CPJ urges China to allow access to Xinjiang after attack on police

Hong Kong, August 5, 2008—The Committee to Protect Journalists called on the Chinese government to allow unrestricted reporting of Monday’s attack on police in the city of Kashgar, in the western Xinjiang Uighur Autonomous Region.

Local and international media outlets relied largely on the official Xinhua News Agency’s reports, which said two men killed 16 police and injured several more when they ran their truck off the road and lobbed explosives at a group of police officers. The report said the two men were arrested and identified as ethnic Uighur, a minority group that disputes Chinese governance of the region.

There are significant differences in the Xinhua reports themselves, based on the language in which they were produced, according to CPJ’s analysis. Xinhua’s English reports say the attack was a suspected act of terrorism by Uighur separatists. In the agency’s Chinese-language reports, the terrorist angle was downplayed and the attack was described as simply a criminal act.

International journalists who spoke with CPJ today said they had reporters on their way to the region near China’s border with central Asia, but they were concerned about the possible reception by local authorities.

Journalists who encounter press freedom issues in China this month may call CPJ’s hotline at +852 6717 0591.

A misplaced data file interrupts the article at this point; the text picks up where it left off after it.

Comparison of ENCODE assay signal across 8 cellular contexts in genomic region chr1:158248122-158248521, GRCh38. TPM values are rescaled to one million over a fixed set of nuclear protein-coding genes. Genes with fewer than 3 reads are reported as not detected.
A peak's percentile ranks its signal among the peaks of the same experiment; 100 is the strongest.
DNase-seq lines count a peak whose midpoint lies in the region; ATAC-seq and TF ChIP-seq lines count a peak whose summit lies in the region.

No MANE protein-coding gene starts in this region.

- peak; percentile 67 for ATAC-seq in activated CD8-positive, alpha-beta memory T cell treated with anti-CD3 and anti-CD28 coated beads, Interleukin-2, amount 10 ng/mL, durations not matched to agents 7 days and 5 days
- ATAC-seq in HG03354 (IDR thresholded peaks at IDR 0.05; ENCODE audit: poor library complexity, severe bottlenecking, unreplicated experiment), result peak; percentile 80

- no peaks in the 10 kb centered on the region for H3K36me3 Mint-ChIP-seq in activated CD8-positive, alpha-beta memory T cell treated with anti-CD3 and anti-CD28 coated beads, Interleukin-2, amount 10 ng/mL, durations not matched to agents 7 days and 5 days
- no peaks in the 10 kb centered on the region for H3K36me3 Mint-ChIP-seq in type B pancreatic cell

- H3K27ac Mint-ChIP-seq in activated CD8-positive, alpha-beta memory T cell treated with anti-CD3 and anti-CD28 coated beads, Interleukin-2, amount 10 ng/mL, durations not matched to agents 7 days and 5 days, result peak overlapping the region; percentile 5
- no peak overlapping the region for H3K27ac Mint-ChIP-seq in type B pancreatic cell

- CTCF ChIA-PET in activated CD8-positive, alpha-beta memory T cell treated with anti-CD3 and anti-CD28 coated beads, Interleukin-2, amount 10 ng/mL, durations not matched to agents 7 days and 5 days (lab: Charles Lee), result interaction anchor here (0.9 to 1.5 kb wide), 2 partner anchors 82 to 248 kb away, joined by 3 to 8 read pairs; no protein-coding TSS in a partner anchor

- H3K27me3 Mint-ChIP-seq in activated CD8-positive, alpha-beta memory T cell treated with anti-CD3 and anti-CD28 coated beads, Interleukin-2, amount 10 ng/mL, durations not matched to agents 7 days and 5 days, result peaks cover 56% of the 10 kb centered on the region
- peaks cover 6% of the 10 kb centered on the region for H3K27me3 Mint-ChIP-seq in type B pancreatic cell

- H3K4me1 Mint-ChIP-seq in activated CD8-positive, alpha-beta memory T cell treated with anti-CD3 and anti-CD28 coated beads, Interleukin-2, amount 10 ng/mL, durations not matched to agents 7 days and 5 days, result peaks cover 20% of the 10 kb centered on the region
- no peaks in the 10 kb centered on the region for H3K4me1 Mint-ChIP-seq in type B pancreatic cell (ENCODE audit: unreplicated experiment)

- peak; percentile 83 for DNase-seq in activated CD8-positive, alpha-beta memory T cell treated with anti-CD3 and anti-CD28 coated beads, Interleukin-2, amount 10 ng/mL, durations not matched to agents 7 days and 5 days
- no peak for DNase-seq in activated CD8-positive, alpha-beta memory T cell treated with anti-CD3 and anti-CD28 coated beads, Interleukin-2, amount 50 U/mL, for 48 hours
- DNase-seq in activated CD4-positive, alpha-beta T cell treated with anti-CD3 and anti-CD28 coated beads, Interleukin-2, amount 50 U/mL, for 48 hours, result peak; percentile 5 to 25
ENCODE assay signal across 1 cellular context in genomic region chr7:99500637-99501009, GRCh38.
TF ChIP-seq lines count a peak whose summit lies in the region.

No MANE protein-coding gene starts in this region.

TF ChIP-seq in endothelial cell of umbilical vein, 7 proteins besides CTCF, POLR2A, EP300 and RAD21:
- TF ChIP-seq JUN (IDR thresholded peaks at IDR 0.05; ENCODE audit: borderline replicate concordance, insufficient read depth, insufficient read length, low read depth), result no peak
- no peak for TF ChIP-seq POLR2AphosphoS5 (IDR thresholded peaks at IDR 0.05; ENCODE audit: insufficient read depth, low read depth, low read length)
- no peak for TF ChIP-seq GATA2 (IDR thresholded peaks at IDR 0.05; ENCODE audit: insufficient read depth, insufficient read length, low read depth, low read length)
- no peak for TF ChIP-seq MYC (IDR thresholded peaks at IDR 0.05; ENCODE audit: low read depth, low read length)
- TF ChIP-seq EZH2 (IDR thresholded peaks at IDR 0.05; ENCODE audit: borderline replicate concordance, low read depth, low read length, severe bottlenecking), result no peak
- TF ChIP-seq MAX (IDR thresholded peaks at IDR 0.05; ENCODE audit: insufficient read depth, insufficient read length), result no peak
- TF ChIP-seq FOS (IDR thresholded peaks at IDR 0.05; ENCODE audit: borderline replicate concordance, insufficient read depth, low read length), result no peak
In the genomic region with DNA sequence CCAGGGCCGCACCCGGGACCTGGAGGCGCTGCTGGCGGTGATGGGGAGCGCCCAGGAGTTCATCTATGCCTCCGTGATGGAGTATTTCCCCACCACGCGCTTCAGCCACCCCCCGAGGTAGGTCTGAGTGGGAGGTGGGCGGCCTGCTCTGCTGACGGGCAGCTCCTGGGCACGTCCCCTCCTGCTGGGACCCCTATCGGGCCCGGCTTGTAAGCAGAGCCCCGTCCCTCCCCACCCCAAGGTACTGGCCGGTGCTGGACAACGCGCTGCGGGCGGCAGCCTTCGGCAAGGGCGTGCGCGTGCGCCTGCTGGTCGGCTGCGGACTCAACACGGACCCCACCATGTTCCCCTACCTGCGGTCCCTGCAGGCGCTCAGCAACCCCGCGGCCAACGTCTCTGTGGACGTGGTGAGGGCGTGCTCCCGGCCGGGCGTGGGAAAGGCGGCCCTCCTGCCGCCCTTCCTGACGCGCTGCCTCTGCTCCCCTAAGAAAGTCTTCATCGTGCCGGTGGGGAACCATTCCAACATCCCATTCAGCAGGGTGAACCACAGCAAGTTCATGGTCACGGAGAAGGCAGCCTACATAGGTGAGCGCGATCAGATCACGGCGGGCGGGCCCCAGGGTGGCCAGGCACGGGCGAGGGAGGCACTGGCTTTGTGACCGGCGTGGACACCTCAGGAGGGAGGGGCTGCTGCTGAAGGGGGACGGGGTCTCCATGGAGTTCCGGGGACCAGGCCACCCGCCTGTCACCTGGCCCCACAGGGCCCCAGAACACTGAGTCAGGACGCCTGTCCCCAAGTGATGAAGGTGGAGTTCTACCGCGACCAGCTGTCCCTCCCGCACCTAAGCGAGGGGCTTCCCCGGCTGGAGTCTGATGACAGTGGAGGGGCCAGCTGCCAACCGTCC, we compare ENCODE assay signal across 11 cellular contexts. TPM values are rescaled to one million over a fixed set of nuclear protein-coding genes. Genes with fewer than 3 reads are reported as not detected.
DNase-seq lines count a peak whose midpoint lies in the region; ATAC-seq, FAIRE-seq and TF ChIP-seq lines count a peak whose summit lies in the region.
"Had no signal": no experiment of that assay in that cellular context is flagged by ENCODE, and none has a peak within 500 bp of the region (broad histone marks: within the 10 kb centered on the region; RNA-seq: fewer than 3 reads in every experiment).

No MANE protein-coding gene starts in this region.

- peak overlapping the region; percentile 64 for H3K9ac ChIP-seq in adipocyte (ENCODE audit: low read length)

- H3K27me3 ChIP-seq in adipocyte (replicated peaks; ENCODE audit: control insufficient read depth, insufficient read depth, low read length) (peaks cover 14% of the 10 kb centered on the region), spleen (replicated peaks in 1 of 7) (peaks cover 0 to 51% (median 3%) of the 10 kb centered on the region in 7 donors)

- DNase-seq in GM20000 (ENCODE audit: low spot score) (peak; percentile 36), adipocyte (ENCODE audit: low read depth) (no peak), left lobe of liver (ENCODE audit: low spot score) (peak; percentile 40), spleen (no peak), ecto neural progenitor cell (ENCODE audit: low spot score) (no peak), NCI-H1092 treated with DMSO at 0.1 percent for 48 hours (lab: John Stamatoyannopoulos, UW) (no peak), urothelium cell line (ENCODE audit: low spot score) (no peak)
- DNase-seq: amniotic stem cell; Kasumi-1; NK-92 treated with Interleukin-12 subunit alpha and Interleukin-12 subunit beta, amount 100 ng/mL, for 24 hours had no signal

“China eased restrictions on reporters from overseas in January 2007 as part of its pledge to improve media conditions before the Olympics—and with just four days until the Games begin, those freedoms should be honored,” said Bob Dietz, CPJ’s Asia program coordinator, who is monitoring the situation from Hong Kong. “Reporters in China and overseas should be allowed to independently verify state media reports.”

International news agencies said that a security lockdown was in place after the explosion. Agence France-Presse quoted a German visitor saying police came to his hotel room to check his camera for photographs of the incident. Local officials did not provide details of the bombing, according to wire reporters.

When Tibetan protests against Chinese rule led to violent clashes with Chinese residents and security forces in another of China’s disputed autonomous regions in March, foreign reporters were barred from covering the incidents. Local authorities appeared to disregard the January 2007 regulations allowing foreign journalists to conduct interviews anywhere in China with only the consent of the interviewee.

The regulations expire in October 2008, after the end of the Games in Beijing, though the government has said it might make them permanent after the deadline expires.